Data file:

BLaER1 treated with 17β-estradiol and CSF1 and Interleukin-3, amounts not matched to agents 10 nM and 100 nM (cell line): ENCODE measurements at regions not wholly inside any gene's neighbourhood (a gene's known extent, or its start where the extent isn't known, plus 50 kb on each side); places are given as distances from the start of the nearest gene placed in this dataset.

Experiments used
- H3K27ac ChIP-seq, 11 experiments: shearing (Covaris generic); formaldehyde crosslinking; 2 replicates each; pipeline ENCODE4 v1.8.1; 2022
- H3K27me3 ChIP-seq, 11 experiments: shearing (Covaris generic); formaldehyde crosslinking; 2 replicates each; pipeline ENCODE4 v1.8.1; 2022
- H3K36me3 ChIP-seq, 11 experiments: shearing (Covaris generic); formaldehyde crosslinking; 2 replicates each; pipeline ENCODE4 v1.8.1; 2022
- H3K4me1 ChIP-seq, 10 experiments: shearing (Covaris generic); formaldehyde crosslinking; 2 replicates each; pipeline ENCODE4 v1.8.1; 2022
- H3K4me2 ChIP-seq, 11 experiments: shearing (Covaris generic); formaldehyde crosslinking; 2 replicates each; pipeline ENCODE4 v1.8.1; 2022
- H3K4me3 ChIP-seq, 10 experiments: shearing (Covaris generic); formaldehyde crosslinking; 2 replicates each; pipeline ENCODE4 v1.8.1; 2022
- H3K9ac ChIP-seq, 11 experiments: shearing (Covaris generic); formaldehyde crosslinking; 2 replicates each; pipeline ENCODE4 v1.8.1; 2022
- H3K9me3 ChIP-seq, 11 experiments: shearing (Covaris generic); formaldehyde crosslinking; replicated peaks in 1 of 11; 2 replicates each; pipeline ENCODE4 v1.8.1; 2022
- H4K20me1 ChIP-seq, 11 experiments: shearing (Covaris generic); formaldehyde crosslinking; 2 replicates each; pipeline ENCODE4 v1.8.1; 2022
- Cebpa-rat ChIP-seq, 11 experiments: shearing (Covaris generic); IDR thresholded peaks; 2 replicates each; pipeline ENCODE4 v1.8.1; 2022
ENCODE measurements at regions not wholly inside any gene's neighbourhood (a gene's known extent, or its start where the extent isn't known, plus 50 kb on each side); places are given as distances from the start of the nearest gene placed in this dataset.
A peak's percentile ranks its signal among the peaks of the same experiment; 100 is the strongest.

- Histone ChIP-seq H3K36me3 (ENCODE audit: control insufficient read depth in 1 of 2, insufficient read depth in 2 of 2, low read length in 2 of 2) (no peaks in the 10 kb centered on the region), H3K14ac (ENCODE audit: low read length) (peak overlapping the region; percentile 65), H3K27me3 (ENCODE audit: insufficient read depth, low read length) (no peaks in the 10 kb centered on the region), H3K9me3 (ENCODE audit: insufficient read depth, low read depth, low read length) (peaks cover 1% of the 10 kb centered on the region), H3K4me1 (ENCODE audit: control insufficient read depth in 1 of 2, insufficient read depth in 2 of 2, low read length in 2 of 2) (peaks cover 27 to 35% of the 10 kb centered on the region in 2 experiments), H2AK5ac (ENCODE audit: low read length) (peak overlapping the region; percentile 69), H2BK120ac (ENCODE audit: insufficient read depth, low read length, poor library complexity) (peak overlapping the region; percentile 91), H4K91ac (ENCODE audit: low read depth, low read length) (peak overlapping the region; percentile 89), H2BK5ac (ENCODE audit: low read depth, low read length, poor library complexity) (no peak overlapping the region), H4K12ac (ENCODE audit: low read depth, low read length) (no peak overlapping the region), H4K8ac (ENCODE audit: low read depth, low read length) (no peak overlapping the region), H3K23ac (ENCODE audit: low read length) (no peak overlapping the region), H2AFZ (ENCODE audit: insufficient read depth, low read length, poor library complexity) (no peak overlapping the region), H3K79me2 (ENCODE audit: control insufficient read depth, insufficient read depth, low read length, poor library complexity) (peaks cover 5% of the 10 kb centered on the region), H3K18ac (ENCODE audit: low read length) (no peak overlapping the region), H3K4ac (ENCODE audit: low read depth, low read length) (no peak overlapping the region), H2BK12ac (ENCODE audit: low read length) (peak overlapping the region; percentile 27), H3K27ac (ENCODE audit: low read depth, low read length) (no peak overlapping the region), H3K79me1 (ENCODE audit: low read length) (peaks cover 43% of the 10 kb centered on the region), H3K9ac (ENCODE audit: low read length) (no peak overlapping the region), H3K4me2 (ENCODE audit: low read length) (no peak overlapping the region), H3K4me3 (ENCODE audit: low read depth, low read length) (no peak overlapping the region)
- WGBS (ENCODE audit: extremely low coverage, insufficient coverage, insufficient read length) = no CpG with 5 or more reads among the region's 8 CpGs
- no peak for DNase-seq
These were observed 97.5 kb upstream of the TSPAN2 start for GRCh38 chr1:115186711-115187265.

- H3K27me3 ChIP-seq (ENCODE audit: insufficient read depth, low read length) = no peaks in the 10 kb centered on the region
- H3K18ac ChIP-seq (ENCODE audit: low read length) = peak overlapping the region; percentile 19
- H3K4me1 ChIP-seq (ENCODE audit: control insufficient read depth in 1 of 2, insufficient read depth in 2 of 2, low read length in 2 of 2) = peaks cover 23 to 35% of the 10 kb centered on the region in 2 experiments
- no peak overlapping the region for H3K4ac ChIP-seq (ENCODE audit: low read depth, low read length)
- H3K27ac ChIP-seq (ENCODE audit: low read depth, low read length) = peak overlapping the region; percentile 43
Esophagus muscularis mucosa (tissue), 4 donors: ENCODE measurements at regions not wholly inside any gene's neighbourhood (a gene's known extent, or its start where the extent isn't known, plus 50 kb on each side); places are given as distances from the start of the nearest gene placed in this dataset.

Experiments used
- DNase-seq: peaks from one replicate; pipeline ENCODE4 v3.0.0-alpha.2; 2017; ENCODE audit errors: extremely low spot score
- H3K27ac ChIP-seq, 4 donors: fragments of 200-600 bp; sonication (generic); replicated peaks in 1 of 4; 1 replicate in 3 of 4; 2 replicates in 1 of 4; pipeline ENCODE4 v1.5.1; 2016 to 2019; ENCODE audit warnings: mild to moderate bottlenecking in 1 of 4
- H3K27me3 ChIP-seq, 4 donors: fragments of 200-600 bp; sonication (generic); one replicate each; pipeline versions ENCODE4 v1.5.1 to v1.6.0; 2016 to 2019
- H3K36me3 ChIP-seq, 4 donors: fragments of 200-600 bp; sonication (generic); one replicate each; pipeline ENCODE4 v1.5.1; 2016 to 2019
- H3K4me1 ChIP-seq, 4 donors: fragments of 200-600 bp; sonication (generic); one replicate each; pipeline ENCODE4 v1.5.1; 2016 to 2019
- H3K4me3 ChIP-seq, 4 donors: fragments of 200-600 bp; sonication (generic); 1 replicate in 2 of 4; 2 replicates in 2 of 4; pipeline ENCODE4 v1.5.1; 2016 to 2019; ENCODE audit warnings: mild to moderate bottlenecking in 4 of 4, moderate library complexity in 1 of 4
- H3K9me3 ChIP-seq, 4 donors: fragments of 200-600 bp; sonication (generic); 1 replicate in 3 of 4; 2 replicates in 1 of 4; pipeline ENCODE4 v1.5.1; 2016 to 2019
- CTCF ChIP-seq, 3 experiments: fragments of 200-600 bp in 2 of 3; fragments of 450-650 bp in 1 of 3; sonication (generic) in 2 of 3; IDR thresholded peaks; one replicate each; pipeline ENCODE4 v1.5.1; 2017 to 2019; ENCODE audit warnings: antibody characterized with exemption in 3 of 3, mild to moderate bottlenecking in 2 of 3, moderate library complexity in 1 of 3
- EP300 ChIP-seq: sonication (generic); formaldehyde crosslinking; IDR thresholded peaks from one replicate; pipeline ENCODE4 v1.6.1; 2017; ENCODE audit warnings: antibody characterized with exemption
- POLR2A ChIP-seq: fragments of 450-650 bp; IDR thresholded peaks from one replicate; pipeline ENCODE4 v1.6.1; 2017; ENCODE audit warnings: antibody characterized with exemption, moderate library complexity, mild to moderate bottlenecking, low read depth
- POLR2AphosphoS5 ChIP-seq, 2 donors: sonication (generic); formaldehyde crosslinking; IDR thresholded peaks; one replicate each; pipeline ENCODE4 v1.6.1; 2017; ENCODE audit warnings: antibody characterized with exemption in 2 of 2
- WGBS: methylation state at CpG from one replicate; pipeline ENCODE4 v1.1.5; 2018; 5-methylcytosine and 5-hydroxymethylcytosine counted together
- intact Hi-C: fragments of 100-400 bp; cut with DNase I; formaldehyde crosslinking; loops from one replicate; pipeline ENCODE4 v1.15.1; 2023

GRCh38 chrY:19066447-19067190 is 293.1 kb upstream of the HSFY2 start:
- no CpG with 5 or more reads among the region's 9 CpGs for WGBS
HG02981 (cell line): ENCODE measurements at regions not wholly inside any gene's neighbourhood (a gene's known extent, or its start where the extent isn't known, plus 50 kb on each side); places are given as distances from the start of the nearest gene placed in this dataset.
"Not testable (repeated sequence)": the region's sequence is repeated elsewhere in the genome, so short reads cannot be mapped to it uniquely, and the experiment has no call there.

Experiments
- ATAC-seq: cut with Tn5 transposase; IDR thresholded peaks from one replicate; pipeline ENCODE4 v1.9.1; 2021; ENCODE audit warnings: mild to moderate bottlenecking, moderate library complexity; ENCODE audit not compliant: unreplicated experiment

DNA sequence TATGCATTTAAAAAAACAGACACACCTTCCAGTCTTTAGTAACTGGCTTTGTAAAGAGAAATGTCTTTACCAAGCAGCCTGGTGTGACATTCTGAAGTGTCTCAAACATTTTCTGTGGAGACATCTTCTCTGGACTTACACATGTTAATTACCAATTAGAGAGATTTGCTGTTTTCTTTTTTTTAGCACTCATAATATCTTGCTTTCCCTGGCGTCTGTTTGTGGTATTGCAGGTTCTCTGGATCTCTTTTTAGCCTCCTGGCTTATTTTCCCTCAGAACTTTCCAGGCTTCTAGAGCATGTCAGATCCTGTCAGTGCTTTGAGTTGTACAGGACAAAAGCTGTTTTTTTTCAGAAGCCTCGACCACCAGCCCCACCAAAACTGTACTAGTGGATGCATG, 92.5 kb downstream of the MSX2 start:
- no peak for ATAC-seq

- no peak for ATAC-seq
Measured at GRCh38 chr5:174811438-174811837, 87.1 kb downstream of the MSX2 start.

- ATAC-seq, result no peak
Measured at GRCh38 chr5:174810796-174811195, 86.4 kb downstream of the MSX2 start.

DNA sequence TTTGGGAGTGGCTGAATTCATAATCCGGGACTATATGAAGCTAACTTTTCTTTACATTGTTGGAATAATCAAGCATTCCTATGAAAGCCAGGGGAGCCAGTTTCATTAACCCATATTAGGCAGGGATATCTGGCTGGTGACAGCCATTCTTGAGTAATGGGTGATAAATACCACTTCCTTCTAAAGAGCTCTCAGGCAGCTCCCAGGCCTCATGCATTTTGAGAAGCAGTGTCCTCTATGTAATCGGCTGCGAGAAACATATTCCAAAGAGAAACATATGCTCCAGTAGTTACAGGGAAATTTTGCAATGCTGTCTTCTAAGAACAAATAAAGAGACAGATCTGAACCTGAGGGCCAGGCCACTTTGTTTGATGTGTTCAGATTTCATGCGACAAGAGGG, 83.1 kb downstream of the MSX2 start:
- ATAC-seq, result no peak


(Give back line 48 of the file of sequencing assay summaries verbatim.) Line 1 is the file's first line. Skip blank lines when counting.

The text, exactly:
Measured at GRCh38 chr5:174811438-174811837, 87.1 kb downstream of the MSX2 start.